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Deadliest Catch's Josh Harris Reveals Why Having A New Crew Is A Challenge

Some reality shows hook viewers by featuring a recurring cast of personalities — or, let's say, housewives — who develop fan followings. For others, a rotating selection of contestants — whether they're pop star hopefuls, bachelors, or bachelorettes — does the trick. Others still have a magnetic host, or two, or two in one. Hi there, RuPaul.

Part of the success behind Discovery's "Deadliest Catch" comes from its vast and varied cast of characters, ranging from captains like Sig Hansen who have been on the series since its inception in 2005, to crew members who only last a few hours. So many different personalities sharing close quarters for months at a time results in moments of harmony, discord, and all-out hazing. Add the thrills of unpredictable weather and death-defying hauls, and you have reality TV gold.

With each crew comes its own set of difficulties and rewards. Sometimes culling a new crew together is a challenge in and of itself.

Harris thinks young fishermen are less interested in old school crabbing

Each of the fishing vessels on "Deadliest Catch" employs a crew of deckhands, engineers, and greenhorns that unite in pursuit of reeling in the world's most coveted seafood. According to Captain Josh Harris, assembling a new crew can be challenging, especially when it comes to finding young mariners. The physically demanding style of fishing, Harris said on a BUILD Series panel, is less appealing to a new wave of fishermen. "Millennials, they're really good at doing techy stuff," says Harris, "but not very many people want to come out and actually do the old school, 20 hours a day, pushing things that weigh as much as their car around, and get yelled at all the time."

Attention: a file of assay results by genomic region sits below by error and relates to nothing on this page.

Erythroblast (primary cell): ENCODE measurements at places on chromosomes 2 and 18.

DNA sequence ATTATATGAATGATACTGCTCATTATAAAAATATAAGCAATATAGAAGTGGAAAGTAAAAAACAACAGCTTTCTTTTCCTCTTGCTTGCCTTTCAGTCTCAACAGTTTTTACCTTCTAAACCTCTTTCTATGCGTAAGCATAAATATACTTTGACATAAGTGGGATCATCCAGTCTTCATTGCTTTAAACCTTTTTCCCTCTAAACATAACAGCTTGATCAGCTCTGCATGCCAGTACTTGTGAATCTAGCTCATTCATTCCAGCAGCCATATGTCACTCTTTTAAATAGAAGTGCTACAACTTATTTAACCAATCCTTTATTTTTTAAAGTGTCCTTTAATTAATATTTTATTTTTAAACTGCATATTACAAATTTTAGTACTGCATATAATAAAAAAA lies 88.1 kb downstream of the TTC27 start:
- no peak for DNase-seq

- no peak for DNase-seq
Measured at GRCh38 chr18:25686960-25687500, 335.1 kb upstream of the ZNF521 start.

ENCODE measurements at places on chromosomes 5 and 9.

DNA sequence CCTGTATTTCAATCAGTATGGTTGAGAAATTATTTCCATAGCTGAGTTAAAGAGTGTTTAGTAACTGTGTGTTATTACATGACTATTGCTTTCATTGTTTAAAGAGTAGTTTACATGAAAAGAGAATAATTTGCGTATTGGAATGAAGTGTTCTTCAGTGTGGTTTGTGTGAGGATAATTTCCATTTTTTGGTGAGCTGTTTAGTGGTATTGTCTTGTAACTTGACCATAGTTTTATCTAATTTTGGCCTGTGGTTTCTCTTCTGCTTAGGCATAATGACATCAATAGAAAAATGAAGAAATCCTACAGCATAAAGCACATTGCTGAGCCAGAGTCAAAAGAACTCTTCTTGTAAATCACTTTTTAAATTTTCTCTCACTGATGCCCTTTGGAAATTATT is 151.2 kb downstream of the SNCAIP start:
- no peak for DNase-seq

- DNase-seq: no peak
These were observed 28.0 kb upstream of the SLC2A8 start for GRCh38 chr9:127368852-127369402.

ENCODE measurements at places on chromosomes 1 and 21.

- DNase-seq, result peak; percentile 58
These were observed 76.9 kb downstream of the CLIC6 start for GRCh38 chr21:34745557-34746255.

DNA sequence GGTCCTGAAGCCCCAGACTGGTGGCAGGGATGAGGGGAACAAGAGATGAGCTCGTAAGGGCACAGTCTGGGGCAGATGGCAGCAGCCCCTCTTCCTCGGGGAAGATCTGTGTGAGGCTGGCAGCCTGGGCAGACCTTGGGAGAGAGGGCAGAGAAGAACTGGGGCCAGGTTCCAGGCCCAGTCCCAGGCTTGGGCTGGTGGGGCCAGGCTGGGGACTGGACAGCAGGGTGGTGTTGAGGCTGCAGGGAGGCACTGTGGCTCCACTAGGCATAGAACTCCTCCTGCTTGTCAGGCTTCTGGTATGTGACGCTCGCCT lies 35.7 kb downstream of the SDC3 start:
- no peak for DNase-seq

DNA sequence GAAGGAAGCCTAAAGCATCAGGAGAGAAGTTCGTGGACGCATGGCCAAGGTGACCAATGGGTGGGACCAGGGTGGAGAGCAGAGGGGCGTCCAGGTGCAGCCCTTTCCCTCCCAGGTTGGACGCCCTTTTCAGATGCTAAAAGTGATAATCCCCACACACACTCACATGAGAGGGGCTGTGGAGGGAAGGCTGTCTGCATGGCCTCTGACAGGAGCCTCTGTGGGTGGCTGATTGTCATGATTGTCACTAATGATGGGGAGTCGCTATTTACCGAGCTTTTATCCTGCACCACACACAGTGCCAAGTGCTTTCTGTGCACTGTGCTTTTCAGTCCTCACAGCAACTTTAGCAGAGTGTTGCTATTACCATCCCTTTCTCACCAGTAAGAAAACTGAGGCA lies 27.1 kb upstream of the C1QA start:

Harris and Captain Jake Anderson agreed that fishing veterans, especially those with family-owned vessels, have a leg up when it comes to maintaining their crews. "I'm young. I don't have the same reputation these three have. Sig has spent years building his crew — same with Keith [Colburn], same with [Wild] Bill." Anderson also asserted that young fishermen don't want to be out at sea for months at a time.

The hesitation to join the ranks at sea could also have to do with the recent decline of snow crab in the Bering Sea, likely as a result of climate change. Between 2019 and 2021, researchers found a 99% decline in the population of juvenile female snow crabs, and the industry could be seriously curtailed as a result (via KTOO). In 2021, the Alaska Department of Fish and Game announced crab fishery closures (via Alaska Public Media).

Still, for seasoned fishermen like Captain Wild Bill, it's easy to stay lighthearted in the face of disheartening data. "With Sig," Bill joked, "you've gotta marry into the family to become a new guy."